Popular posts from this blog

Honore Daumier

“If you shut up truth and bury it under ground, it will but grow, and gather to itself such explosive power that the day it bursts through it will blow up everything in its way.”- Émile Zola
Exited Honoré Victorin Daumier, 10 February 1879, in an impoverishment that many of his contemporaries, especially his foes, would have thought was his long overdue retribution- the painter was blind, heavily in debt, and later relegated to a pauper’s grave. His friends, upon visiting his resting place, would, I imagine, see it a chance to admonish their children: “Now that’s a lesson for you cheeky devils whose tongues rattle off things that should better stay unspoken.” But Daumier devoted his life in revealing those “unspoken things.” His lithography ink proved sharper than most writers’ pens. He vented his rage and stigmatised others’ infamy in his satirical and, oftentimes, side-splitting cartoons. The tone was relentlessly acerbic but only because Daumier was exposing truths that, in the time…

Review: Late Spring (1949)

As a storyteller, Yasujiro Ozu insists on an implausibly objective stance that refrains from direct commentary or criticism; his camera customarily assumes the role of a detached observer, to whom the characters in the film, staring or talking straight to the camera, occasionally address, with an intimacy akin to that between a host and his guest, a closeness that is underpinned by a mutual recognition of the psychological distance that separates the two. The audience, whose perspective, in this case, conflates the camera’s (the director’s), an invisible character’s in the film (to whom the other characters address) and their own, is thus situated amidst this spatial complexity which, as a rule, every work of art necessarily creates.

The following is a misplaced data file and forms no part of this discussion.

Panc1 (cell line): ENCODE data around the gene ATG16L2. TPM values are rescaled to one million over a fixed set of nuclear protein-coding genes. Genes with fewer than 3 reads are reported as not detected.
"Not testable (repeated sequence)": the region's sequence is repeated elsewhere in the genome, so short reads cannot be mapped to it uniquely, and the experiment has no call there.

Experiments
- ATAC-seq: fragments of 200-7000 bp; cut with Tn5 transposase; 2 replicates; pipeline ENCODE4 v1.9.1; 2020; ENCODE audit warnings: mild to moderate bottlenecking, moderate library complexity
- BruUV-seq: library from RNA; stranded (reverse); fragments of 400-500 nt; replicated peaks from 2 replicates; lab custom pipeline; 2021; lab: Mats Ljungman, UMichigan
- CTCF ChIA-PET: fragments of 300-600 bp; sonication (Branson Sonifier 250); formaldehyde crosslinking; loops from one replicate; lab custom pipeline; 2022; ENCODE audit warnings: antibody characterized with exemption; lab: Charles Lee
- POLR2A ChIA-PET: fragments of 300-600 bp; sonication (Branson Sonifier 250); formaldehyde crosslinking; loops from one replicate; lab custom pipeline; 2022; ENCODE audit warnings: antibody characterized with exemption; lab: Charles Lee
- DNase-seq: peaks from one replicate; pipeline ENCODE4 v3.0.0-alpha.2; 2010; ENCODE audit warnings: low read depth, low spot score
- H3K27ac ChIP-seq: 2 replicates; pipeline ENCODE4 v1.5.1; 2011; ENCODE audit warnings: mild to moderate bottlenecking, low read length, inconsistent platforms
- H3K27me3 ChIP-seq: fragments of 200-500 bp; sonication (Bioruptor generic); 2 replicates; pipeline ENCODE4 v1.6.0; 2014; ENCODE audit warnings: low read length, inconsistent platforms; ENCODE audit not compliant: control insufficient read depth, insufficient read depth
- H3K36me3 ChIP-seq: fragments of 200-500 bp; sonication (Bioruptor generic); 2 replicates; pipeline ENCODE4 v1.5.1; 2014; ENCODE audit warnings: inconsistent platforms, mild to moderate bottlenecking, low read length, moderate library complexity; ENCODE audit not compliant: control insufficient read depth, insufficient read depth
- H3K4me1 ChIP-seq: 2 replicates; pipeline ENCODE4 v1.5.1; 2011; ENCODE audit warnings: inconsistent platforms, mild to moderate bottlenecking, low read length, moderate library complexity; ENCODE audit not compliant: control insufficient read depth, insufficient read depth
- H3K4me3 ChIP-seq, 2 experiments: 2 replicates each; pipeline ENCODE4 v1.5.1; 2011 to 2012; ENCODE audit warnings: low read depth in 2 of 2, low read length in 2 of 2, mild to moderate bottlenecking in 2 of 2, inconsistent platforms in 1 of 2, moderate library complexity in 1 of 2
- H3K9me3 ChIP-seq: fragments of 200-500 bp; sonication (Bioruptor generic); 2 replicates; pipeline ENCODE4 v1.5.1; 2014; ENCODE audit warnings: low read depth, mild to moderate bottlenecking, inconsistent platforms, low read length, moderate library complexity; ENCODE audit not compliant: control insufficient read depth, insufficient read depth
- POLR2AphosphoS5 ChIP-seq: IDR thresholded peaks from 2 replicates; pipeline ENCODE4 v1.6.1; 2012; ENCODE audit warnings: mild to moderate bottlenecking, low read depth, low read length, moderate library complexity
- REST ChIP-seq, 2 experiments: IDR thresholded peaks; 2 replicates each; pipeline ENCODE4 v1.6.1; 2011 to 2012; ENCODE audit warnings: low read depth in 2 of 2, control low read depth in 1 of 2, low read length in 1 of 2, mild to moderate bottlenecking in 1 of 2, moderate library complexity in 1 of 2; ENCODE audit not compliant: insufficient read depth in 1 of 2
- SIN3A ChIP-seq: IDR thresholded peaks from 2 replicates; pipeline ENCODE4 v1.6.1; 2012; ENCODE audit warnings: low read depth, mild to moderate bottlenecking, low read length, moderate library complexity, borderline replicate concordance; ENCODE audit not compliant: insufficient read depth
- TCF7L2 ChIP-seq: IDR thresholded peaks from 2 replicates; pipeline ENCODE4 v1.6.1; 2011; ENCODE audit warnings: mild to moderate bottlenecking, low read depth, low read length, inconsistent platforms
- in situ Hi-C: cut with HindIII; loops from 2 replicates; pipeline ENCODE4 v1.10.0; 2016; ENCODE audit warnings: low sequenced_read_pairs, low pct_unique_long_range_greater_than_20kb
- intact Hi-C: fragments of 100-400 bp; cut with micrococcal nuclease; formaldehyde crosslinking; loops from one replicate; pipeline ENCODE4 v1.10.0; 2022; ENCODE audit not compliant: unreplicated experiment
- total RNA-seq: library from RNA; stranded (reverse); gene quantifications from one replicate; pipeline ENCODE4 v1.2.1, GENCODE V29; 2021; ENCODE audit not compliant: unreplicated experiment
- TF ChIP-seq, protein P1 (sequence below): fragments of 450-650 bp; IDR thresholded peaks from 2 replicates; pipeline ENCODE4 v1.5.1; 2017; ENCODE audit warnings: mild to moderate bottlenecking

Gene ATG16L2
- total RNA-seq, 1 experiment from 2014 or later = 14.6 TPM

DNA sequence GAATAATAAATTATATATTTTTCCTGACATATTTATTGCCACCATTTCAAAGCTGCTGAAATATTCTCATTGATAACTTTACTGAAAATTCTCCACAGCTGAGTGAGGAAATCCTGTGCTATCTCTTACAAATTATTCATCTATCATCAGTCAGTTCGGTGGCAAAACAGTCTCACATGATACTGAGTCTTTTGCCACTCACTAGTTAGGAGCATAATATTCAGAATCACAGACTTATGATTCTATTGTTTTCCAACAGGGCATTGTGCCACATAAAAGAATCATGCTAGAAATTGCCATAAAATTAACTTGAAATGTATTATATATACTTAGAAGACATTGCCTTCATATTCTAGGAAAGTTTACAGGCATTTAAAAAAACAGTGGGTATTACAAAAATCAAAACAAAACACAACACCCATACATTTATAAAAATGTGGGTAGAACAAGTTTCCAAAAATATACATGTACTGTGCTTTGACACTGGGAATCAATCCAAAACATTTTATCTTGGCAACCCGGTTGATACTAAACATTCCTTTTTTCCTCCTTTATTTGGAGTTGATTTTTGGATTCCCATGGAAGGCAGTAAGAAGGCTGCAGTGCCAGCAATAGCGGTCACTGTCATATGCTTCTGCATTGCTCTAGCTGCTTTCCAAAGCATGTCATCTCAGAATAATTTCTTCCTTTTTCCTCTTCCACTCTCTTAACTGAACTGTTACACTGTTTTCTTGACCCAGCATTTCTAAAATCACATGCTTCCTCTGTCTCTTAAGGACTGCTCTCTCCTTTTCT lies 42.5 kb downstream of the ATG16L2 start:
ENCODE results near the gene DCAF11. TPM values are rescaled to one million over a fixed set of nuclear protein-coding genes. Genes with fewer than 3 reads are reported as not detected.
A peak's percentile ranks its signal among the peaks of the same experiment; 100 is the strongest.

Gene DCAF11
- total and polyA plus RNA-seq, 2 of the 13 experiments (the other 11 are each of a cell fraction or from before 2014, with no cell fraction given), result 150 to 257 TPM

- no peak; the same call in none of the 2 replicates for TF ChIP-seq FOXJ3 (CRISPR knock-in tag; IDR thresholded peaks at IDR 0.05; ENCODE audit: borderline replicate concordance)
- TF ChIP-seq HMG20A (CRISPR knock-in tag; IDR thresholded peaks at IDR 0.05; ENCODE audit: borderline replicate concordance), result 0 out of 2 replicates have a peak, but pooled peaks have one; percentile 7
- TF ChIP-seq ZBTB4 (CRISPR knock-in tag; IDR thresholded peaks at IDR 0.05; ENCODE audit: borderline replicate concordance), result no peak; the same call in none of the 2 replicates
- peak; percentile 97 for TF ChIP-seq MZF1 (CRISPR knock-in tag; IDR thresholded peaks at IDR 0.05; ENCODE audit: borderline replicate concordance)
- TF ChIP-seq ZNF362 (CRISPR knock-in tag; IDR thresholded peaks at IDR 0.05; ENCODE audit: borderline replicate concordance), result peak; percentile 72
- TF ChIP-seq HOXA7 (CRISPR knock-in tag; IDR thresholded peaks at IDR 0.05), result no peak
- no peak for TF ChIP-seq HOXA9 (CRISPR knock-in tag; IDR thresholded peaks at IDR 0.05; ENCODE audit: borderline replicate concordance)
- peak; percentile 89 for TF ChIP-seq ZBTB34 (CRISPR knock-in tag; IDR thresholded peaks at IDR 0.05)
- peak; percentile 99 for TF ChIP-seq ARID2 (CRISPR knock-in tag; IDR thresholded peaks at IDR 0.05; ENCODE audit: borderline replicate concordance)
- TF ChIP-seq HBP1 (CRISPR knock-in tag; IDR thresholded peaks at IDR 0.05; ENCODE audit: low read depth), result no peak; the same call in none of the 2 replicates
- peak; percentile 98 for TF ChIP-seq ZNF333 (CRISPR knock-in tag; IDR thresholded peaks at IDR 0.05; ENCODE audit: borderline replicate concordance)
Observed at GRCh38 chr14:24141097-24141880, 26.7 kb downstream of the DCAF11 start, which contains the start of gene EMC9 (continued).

In Late Spring (1948), the camera serves in part as an underlying comment to the story, which is noted by its economy of details. A prolonged shot of a departing train, on which the father and daughter travel to the city for a one-day excursion, prefigures…

Review: Breathless (1960)

Jean Luc Godard’s first feature feels oddly like a swansong: in many respects the film seems a self-mockery of what it ostensibly celebrates – the new, the bold, the reckless; the 60s zeitgeist that resurrects the anguished ghosts of the 1920s, who, according to F. Scott Fitzgerald, grow up to “find all Gods dead, all wars fought, all faith in man shaken.” For the children of the ‘60s, their wars are of a kind in which the opponents constantly change roles: sometimes they are the unmerciful authorities bent on making miserable lives out of their inferiors; in other times they are the society at large, weeding out in its insidious and devious way the errant law-breakers. They all seem to be donning the same masks, through which the warriors recognise themselves.
This fight with one’s inner demon necessarily evokes concerns of mortality and death - timeless concerns that acquire an added pungency in the 1960s: would a dangerous, unheeding spell of hedonism finally defy life’s incontrove…